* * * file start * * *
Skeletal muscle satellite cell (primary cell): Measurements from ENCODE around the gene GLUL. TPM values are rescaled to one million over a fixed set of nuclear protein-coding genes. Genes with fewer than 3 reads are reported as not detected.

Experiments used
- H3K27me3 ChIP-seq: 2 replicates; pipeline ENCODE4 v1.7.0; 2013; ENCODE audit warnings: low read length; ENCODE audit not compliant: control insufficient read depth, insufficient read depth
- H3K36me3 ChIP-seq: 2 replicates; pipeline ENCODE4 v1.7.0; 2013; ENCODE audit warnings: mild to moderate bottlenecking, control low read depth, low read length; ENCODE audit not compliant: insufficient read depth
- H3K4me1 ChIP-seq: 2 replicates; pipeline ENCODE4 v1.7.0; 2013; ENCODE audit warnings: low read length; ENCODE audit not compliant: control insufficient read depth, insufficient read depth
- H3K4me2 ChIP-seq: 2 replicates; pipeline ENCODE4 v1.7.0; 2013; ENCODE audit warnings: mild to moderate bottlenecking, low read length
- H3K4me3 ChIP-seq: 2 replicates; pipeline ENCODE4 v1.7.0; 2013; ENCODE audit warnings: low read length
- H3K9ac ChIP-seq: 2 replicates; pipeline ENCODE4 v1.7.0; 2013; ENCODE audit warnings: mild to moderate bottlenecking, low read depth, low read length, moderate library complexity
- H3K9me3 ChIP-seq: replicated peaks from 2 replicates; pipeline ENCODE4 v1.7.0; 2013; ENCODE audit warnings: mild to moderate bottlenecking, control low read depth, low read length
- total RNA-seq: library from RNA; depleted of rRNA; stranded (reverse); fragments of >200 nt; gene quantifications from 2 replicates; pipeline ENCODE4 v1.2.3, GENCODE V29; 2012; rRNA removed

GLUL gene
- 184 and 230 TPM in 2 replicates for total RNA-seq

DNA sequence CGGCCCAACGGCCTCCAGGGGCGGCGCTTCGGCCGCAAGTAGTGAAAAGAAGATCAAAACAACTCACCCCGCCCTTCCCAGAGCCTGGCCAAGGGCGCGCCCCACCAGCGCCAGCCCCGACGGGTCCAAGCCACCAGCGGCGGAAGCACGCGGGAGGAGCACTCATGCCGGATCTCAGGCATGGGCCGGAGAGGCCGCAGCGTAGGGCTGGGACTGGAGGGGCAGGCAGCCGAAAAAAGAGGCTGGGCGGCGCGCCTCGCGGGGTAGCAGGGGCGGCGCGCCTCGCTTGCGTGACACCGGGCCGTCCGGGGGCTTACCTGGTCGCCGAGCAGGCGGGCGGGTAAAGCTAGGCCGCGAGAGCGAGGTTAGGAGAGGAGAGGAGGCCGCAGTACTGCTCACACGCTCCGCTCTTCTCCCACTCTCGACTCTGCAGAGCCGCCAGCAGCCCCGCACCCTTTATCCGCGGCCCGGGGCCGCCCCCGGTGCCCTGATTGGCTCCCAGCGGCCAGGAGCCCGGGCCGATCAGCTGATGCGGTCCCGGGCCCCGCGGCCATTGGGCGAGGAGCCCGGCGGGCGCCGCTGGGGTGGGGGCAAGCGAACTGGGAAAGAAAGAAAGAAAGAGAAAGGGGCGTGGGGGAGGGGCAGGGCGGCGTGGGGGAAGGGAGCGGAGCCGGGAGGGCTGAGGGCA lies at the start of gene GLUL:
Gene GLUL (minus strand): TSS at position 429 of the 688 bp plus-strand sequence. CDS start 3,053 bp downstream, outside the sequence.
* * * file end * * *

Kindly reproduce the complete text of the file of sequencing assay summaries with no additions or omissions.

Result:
Skeletal muscle satellite cell (primary cell): Measurements from ENCODE around the gene GLUL. TPM values are rescaled to one million over a fixed set of nuclear protein-coding genes. Genes with fewer than 3 reads are reported as not detected.

Experiments used
- H3K27me3 ChIP-seq: 2 replicates; pipeline ENCODE4 v1.7.0; 2013; ENCODE audit warnings: low read length; ENCODE audit not compliant: control insufficient read depth, insufficient read depth
- H3K36me3 ChIP-seq: 2 replicates; pipeline ENCODE4 v1.7.0; 2013; ENCODE audit warnings: mild to moderate bottlenecking, control low read depth, low read length; ENCODE audit not compliant: insufficient read depth
- H3K4me1 ChIP-seq: 2 replicates; pipeline ENCODE4 v1.7.0; 2013; ENCODE audit warnings: low read length; ENCODE audit not compliant: control insufficient read depth, insufficient read depth
- H3K4me2 ChIP-seq: 2 replicates; pipeline ENCODE4 v1.7.0; 2013; ENCODE audit warnings: mild to moderate bottlenecking, low read length
- H3K4me3 ChIP-seq: 2 replicates; pipeline ENCODE4 v1.7.0; 2013; ENCODE audit warnings: low read length
- H3K9ac ChIP-seq: 2 replicates; pipeline ENCODE4 v1.7.0; 2013; ENCODE audit warnings: mild to moderate bottlenecking, low read depth, low read length, moderate library complexity
- H3K9me3 ChIP-seq: replicated peaks from 2 replicates; pipeline ENCODE4 v1.7.0; 2013; ENCODE audit warnings: mild to moderate bottlenecking, control low read depth, low read length
- total RNA-seq: library from RNA; depleted of rRNA; stranded (reverse); fragments of >200 nt; gene quantifications from 2 replicates; pipeline ENCODE4 v1.2.3, GENCODE V29; 2012; rRNA removed

GLUL gene
- 184 and 230 TPM in 2 replicates for total RNA-seq

DNA sequence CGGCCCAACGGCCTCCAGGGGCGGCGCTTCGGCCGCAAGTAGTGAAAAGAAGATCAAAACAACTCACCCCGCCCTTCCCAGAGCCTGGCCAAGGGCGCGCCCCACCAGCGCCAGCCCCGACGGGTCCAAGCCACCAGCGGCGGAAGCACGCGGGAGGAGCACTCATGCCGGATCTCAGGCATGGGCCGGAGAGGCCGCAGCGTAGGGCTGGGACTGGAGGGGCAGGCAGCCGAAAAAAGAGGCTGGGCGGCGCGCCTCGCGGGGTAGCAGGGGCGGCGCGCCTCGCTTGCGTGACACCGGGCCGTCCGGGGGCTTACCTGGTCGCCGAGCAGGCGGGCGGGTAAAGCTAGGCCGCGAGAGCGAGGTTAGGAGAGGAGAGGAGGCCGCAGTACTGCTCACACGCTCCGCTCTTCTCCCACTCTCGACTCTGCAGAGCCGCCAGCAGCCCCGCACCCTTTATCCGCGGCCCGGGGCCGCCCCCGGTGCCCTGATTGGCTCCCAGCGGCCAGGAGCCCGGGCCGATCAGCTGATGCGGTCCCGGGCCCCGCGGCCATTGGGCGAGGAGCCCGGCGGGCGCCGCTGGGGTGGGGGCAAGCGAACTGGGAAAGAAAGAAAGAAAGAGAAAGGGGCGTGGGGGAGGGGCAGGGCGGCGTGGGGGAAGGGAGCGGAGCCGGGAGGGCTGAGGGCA lies at the start of gene GLUL:
Gene GLUL (minus strand): TSS at position 429 of the 688 bp plus-strand sequence. CDS start 3,053 bp downstream, outside the sequence.